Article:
This can be the moment when we make a generational commitment to rebuild our infrastructure. That's what Teddy Roosevelt did when he brought together leaders from the public and private sector to plan for 20th century infrastructure. That's what we must do here in the 21st.

Washington can seed this effort. That's why I've proposed putting $60 billion into a National Infrastructure Reinvestment Bank to rebuild our roads and bridges, our rail and ports. This must leverage the kind of private investment that can create millions of jobs and remake our communities. Years from now, we could drive on new roads, depend on safe bridges and stronger levees, and connect our cities with high speed rail. We can begin the investment in a smart electrical grid to power electric cars and transmit clean energy across the country.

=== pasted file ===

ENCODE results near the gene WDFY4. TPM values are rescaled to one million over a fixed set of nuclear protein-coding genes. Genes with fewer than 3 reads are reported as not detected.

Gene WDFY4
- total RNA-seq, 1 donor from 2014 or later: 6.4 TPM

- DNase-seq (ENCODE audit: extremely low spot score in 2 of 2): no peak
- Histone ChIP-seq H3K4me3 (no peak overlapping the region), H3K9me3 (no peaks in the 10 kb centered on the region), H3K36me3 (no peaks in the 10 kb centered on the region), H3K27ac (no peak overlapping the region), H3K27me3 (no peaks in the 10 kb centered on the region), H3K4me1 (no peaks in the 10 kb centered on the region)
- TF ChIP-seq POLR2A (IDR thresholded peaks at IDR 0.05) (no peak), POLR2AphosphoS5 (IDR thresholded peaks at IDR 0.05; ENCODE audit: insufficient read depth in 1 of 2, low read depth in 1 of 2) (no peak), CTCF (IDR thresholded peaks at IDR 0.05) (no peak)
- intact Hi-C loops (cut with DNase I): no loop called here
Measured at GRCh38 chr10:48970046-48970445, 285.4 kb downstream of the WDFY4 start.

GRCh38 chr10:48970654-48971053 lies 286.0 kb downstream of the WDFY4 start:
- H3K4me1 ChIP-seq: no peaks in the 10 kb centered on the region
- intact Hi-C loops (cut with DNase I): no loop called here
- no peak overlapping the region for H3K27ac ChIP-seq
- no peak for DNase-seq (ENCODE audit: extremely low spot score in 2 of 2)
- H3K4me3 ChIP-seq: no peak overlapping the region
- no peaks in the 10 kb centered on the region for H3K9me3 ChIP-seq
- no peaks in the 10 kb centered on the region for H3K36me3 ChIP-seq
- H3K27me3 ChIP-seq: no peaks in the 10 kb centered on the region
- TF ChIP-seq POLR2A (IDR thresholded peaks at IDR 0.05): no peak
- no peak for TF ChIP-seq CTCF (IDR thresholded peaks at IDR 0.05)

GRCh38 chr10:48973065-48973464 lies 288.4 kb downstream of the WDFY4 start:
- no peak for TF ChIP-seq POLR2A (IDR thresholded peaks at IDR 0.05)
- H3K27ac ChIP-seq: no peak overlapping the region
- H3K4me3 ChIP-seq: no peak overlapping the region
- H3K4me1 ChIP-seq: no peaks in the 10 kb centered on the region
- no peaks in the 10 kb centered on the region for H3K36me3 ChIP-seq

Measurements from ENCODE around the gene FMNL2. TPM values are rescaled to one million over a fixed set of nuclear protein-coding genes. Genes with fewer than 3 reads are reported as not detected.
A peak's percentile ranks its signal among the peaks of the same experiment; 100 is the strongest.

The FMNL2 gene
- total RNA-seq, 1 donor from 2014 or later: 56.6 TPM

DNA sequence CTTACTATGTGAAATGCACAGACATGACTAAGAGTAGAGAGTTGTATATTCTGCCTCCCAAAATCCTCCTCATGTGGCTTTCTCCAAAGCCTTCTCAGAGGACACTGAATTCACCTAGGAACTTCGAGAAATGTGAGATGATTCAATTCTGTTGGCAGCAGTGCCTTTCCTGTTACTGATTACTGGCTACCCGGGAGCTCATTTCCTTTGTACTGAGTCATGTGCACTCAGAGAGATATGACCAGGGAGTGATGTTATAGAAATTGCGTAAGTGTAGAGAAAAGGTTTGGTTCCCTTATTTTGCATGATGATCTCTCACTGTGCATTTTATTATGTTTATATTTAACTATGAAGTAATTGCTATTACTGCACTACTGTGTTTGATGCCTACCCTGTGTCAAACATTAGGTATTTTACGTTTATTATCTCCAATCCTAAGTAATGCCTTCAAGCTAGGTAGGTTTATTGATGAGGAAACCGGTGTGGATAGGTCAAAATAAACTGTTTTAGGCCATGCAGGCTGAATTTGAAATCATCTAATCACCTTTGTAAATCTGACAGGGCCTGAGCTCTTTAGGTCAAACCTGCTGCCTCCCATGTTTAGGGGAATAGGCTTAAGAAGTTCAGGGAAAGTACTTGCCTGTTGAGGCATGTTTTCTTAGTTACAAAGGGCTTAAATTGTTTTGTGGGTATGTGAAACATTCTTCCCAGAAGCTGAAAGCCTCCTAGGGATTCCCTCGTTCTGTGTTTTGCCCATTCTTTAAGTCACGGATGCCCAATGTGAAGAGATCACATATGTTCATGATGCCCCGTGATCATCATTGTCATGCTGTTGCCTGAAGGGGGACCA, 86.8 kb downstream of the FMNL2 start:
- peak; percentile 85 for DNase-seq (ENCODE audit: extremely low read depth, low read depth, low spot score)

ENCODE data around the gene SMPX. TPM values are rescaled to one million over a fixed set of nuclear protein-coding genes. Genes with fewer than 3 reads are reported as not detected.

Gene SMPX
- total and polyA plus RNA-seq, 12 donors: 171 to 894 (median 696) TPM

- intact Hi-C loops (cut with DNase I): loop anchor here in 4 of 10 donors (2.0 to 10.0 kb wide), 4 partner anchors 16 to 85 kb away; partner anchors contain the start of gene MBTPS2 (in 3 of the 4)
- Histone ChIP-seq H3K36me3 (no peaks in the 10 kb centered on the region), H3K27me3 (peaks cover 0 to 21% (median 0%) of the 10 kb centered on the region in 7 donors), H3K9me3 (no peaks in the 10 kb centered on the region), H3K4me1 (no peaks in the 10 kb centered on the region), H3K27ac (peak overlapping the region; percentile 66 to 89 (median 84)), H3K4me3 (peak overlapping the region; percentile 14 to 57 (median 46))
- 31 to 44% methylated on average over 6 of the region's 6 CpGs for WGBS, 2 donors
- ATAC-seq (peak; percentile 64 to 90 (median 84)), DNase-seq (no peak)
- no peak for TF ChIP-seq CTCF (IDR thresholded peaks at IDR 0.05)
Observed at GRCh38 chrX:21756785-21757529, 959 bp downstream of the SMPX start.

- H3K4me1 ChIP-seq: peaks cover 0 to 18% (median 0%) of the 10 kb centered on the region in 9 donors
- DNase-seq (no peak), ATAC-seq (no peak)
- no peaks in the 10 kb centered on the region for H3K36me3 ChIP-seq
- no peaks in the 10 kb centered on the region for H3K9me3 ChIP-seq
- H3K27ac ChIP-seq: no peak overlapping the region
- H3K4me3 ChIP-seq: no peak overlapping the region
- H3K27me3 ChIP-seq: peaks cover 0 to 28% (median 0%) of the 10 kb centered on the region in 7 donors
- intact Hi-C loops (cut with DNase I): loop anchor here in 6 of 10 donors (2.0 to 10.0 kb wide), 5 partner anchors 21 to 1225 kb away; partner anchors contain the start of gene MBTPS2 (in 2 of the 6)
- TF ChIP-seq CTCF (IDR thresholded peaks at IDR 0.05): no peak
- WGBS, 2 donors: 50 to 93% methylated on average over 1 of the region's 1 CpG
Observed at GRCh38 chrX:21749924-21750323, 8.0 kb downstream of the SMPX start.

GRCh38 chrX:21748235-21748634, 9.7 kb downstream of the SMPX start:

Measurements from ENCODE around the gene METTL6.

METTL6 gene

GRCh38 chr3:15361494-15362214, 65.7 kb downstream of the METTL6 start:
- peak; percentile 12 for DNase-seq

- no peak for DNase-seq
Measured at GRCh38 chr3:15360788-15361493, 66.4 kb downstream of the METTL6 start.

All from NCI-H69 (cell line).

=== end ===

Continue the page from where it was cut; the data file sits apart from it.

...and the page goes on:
And we can achieve the simple goal of making sure that every American has access to the high speed broadband – no matter how much money you have, or where you come from, you should have access to this technology. That's what we must do to make sure that America runs on a strong, fair and efficient foundation.

And this can be the moment when we invest in the science and innovation that will shape our future. Because in a technology-driven economy, America must always stay on the cutting edge.